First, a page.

Dr Geoff Kushnick

PhD, University of Washington, Seattle
Senior Lecturer in Biological Anthropology (Human Behavioural Ecology)
College of Arts and Social Sciences
T: +61 2 6125 2271

Areas of expertise

  • Behavioural Ecology 060201
  • Biological (Physical) Anthropology 160102
  • Demography 1603

Research interests

I am an evolutionary anthropologist with the following research interests:

  • Human behavioural ecology
  • Evolution of human reproductive strategies
  • Evolution of social norms and institutions
  • Quantitative methods and analysis
  • Peoples and cultures of SE Asia and the Pacific


I am a biocultural anthropologist who studies human behaviour, biology, and health through an evolutionary lens. I have experience conducting field research in Indonesia and the Solomon Islands, and using cross-cultural datasets such as the Standard Cross-Cultural Sample and the Ethnographic Atlas. I have expertise in quantitative-ethnographic and multivariate-statistical methods.

I am a Fulbright U.S. Scholar (2014) and a Fellow of the Higher Education Academy (since 2019).

Researcher's projects

(1) Evolution of Human Reproductive Strategies

This project examines how evolutionary theory can help us understand decision-making related to human mating and parenting. It combines empirical and theoretical approaches, including quantitative ethnography, experiments, cross-cultural comparison, and optimality modeling.

The project has been funded by the ANU College of Arts and Social Sciences, Andrew W. Mellon Foundation, National Science Foundation (USA), and National Institutes of Health (USA).

Publications have appeared in: (a) peer-reviewed journals including Royal Society Open SciencePLoS OneHuman NatureEvolution and Human BehaviorBehavioral Ecology and SociobiologyAmerican Journal of Physical AnthropologyAmerican Journal of Human Biology, and Journal of Biosocial Science; and, (b) elsewhere including Oxford Handbook of Evolutionary Psychology and Parenting, and Encyclopedia of Evolutionary Psychological Science.

(2) Evolution of Norms and Social Institutions

This project examines the evolution of human norms and institutions including cousin marriage and land tenure. It includes quantitative ethnographic research in Indonesia as well as cross-cultural comparison using cultural phylogenetic and multivariate statistical methods. It is collaborative with researchers in anthropology, biology, natural resource management, and linguistics.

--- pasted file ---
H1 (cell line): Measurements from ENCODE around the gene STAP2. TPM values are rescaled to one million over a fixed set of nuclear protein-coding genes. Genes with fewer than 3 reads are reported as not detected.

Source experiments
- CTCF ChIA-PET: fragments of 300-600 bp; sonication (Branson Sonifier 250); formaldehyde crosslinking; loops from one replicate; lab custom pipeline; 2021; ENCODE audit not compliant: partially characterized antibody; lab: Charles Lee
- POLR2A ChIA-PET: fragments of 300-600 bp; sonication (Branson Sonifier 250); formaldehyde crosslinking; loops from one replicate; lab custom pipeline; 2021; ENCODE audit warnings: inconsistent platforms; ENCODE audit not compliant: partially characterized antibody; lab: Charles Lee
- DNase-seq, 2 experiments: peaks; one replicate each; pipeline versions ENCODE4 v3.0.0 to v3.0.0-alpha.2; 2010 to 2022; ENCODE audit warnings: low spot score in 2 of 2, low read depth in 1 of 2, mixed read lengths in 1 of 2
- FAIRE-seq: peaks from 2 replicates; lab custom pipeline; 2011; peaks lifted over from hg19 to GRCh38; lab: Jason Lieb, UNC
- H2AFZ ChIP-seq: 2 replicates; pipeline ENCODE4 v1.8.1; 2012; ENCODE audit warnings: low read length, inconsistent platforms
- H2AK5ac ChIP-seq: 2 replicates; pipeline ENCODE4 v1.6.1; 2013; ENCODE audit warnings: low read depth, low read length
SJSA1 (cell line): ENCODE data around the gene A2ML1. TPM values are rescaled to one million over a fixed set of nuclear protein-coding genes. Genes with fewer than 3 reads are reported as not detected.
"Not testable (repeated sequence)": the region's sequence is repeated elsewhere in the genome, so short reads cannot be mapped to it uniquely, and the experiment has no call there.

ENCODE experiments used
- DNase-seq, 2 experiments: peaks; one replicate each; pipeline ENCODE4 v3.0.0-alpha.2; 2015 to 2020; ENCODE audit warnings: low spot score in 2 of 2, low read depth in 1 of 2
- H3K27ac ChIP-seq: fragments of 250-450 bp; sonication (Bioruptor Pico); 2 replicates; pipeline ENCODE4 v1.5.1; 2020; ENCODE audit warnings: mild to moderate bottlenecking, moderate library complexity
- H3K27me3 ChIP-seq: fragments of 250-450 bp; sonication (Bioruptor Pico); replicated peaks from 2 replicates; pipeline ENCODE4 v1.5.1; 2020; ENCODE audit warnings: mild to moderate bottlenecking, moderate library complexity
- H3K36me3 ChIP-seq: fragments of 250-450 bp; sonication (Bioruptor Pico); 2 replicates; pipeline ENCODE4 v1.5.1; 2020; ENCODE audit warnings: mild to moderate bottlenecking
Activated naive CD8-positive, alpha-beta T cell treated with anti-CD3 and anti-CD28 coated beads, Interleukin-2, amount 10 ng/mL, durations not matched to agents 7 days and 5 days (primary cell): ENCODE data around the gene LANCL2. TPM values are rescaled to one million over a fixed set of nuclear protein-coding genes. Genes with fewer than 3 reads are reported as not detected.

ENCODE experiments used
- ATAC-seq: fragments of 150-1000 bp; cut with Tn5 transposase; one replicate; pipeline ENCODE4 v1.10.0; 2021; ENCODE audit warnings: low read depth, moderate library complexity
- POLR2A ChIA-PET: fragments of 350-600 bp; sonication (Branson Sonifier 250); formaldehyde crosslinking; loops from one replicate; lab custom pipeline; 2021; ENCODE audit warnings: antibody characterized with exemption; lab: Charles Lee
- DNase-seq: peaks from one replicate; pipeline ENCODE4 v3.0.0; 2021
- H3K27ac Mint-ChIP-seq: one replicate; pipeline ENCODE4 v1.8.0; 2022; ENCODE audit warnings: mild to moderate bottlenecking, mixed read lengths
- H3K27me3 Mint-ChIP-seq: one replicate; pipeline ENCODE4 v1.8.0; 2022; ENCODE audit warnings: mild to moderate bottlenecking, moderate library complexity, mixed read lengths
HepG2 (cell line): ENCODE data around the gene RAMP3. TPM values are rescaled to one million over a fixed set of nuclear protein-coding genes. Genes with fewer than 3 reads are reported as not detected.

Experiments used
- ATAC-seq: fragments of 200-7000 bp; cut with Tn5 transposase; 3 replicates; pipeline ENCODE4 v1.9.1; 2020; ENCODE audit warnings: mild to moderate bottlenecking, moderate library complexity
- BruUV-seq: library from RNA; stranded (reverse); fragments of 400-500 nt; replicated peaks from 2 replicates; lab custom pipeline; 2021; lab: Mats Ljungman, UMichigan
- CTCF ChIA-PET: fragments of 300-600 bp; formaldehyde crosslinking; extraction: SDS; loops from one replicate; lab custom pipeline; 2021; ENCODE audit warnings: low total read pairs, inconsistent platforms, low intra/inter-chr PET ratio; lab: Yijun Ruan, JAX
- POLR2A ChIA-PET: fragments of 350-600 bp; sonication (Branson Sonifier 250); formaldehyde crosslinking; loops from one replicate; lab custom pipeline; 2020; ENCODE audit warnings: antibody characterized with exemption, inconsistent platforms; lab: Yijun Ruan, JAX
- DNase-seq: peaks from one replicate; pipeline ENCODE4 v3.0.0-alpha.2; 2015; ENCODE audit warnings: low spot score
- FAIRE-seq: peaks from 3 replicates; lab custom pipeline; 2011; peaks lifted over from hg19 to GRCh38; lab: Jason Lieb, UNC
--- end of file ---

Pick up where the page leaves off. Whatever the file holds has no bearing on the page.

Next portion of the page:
Funding for the project has come from the Fulbright Scholars Program, American Institute for Indonesian Studies (AIFIS), and National Science Foundation (USA).

We have published the results of these studies in Evolution and Human BehaviorHuman Nature, and Royal Society Open Science.

(3) Collaborative Cross-Cultural Studies

This project includes my contributions to multiple large-scale collaborative efforts to test evolutionary hypotheses about the cognitive foundations of culture and morality, jealousy and infidelity, income inequality with reference to social networks, and assortative mating with data collected using standardized cross-cultural field experimentation. The collaborative efforts of this project are highly interdisciplinary, with scholars from anthropology, biology, psychology, economics, and philosophy.

Funding for these projects has been provided by the Arts and Humanities Research Council (UK), and the National Science Foundation (USA).

Publications for these projects has appeared in Nature Human BehaviourProceedings of the National Academy of Science (PNAS), and Proceedings of the Royal Society B.

(4) Diet, Excercise, and Obesity in the Solomon Islands

This developing project in evolutionary-informed public health research examines the dietary and activity-related factors in the emerging obesity and non-communicable disease crisis in the Solomon Islands. Research to date has been conducted in a number of Melanesian and Polynesian communities in Malaita and Rennell-Bellona provinces. The project is a collaborative effort with staff members from Solomon Islands National University (SINU) and the Solomon Islands Ministry of Health and Medicine.

To date, the project has been conducted with funds from ANU College of Arts and Social Science, and ANU Research School of Humanities and Arts.

Initial results were presented at the Annual Meeting of the Australasian Society for Human Biology (ASHB), and the first publications are in preparation.

Available student projects

Please contact me if you are interested in pursuing an honours, masters, or PhD degree with a focus on the evolution of human behaviour.

Current student projects

Ben Gleeson (PhD): Human ecology and self-domestication (secondary supervisor)

Adam Bode (MPhil): Pairbonding and addiction in evolutionary perspective (primary supervisor)

Isabella Apriyana (Masters): Fertility in Punan communities, Kalimantan, Indonesia (primary supervisor)

Jennifer Geyer (Honours): Contraception & life history factors in mate choice (primary supervisor)

Past student projects

Sumaiyah Qureshi (Honours): “Understanding Agta Fertility: Subsistence-Related Factors Associated with Reproductive Rates in a Foraging Population in Transition” (primary supervisor)

Stephen Orchard (Masters): “Sociosexual Norms, the Behavioural Immune System Hypothesis, and the Red Queen” (primary supervisor)

Megan O'Donnell (PhD): "Effects of Prenatal Bushfire Stress on Life History Traits in Humans" (secondary supervisor)

Ben Gleeson (Masters): "Human Self-Domestication by Intersexual Selection: Female Social Status and Stature Sexual Dimorphism" (primary supervisor)

Madelaine Winkler (Honours): “Pathogen Pressure and Consanguineous Marriage: The Case of Impal Marriage among the Karo Batak from North Sumatra” (co-primary supervisor)


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Updated:  17 June 2021 / Responsible Officer:  Director (Research Services Division) / Page Contact:  Researchers